goldmember (Stranger)
04-29-03 06:34
No 430137
      Isosafrole from red cedar?  Bookmark   

../rhodium/chemistry /safrolefaq.html

I was reading this and noticed that juniper virginiana leaf oil contains isosafrole... I don't know if the sawdust would contain much of the essential oil, but SWIM grew up on a farm and used to get the sawdust (AKA "shinglehair" because it's the sawdust leftover from making shingles) by the truckload for horse bedding, it was fairly strongly scented, so I suspect it would contain at least some essential oil.

Safrole is bad karma now, and steam distillation is easy, and it would be hard to beat $25 for a truckload of isosafrole-containing sawdust.

I think it's definitly worth looking into.
 
 
 
 
    Hedonist_Rex
(Stranger)
04-29-03 07:12
No 430142
      juniper virginiana  Bookmark   

The oil from the foliage is said to contain ~11% safrole and ~6% isosafrole, but I've been told the wood oil does not.  I'd love to be wrong... cedarwood oil is cheap, like $50/kg (and unwatched). 

While we're on the topic, SWIM is interested in distilling oil from the foliage (it's everywhere).  The safrole faq says This gave us a list of approximately 140 distinct molecules which came off the column, I left most of them off.

Does anybody have the full list of constituents and their percentages?
 
 
 
 
    sYnThOmAtIc
(Hive Addict)
05-01-03 07:54
No 430536
      What for the leaf oil?  Bookmark   

JUNIPER leaves - juniper virginiana
Table below: representative volatile leaf oil composition for junipers (J. virginia var virginiana (USA), eluted from a DB-5 gas chromatography column. Data expressed in % of total oil, the oil derived from steam distillation of the FOLIAGE. (so no digging-up of the roots is required).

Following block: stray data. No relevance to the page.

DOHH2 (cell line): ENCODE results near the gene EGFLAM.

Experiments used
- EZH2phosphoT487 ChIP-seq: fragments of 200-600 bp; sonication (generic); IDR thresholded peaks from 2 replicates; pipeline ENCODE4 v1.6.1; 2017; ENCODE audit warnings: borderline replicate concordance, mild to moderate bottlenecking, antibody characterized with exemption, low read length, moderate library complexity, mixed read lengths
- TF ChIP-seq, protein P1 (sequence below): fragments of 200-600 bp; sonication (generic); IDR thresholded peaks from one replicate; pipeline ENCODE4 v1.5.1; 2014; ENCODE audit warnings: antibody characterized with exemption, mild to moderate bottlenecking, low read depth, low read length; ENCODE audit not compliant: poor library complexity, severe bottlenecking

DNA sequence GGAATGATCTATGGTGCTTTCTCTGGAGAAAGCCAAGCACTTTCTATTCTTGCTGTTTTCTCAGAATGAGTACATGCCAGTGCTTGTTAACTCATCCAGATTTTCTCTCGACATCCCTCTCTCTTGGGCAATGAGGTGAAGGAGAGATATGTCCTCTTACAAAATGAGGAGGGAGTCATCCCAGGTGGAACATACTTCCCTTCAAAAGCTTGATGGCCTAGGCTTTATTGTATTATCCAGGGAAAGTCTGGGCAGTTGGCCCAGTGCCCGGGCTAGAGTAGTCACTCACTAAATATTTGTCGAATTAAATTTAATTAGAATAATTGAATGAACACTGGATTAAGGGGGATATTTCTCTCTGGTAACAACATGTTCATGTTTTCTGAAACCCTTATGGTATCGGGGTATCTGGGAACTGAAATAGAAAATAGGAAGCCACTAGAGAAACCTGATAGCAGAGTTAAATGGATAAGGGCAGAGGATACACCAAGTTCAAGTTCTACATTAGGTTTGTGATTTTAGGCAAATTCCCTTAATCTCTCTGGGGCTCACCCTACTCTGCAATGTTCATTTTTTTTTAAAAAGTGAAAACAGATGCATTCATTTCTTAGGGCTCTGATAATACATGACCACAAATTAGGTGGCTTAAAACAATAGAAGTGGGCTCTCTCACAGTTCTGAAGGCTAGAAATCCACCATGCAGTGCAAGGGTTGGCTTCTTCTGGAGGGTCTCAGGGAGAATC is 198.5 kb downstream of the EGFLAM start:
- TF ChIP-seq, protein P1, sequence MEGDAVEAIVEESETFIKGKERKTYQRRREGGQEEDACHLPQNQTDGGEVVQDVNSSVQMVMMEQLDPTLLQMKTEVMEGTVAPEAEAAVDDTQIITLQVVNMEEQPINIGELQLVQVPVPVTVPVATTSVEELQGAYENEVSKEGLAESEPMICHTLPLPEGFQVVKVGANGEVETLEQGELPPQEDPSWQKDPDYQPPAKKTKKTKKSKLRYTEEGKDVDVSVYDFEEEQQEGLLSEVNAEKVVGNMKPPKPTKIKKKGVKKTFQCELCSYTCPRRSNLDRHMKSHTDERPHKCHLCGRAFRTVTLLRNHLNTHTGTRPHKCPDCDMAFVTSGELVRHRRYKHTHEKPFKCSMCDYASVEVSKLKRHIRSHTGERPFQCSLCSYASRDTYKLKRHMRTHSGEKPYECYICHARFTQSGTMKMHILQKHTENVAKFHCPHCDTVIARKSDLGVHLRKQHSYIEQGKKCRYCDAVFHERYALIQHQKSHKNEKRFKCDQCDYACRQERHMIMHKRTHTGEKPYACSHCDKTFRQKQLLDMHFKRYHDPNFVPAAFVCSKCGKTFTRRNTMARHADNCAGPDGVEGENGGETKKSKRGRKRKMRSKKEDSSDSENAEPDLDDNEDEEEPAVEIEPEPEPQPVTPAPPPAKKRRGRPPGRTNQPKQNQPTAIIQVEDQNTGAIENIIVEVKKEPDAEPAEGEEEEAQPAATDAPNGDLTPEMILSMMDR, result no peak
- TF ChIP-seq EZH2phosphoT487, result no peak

This gave us a list of approximately 140 distinct molecules which came off the column, I left most of them off.

The significant numbers are marked in red

RT(s) Compound %  B.P. (deg C) from Merck, 12th edn.
319 alpha-pinene 1.4 bp20:52.5 bp760:155-156
379  sabinene 6.7 No Listing
408  myrcene 0.9  beta from: bp10:44
481  limonene  18.9 bp763:175-176
608  terpinolene 0.5  No Listing
632  linalool  4.4 (dl) 194-197
734  camphor  3.7 mp:179 bp204
789  borneol  0.8  mp:(d)208 (l):204 bp:(d) 212:(l) 210
820  4-terpineol 1.5  bp:206-219 (d, l, and dl)
1101 safrole  10.9  mp:~11 bp:232-234
1229 cis-isosafrole 6.7  mp:~8.2 bp760:253 bp100:179.5
1403 methyleugenol  2.9 No Listing
1700 delta-cadinene 0.8 bp9:124

RT = retention time on the DB-5 column.

I gather this tree is known as the Red Cedar, though I think there are probably several trees which come under this moniker so there is room for confusion. It is also supposed to be the source of Red Cedarwood Oil, though the safrole content of this is unknown. Cedarwood oil is used for immersion
lenses in high-magnification microscope work.

Note: the incompetants at AUROMA Australia will supply you with the leaf oil of the communis species when you ask for the virginiana type. Ellisons of Nowra sell the seeds to this plant, which have reliably germinated.

 


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Yes, That pic really is me!
 
 
 
 
    sYnThOmAtIc
(Hive Addict)
05-01-03 08:03
No 430538
      Wood oil is shit.  Bookmark   

atlantone, caryophyllene, cedrol, cadinene everything else is inthe 3%-.1% range

Yes, That pic really is me!
 
 
 
 
    Hedonist_Rex
(Stranger)
05-04-03 19:03
No 431322
      Does anybody have the full list?  Bookmark   

Does anybody have the full list?  127 constituents, making up 40% of the oil were "left off".  (why?)

Can it be assumed the others are low boiling point fractions no where near safrole or iso?

Is it worth saving anything else as precursors for other possibly interesting synths?